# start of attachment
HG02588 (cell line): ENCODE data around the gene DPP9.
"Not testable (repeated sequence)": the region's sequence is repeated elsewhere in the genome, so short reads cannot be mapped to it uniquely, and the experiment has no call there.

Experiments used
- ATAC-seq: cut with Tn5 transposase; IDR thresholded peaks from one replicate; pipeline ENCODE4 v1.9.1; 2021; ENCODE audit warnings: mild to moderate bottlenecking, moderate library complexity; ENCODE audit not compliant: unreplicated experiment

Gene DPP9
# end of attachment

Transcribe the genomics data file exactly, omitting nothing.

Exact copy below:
HG02588 (cell line): ENCODE data around the gene DPP9.
"Not testable (repeated sequence)": the region's sequence is repeated elsewhere in the genome, so short reads cannot be mapped to it uniquely, and the experiment has no call there.

Experiments used
- ATAC-seq: cut with Tn5 transposase; IDR thresholded peaks from one replicate; pipeline ENCODE4 v1.9.1; 2021; ENCODE audit warnings: mild to moderate bottlenecking, moderate library complexity; ENCODE audit not compliant: unreplicated experiment

Gene DPP9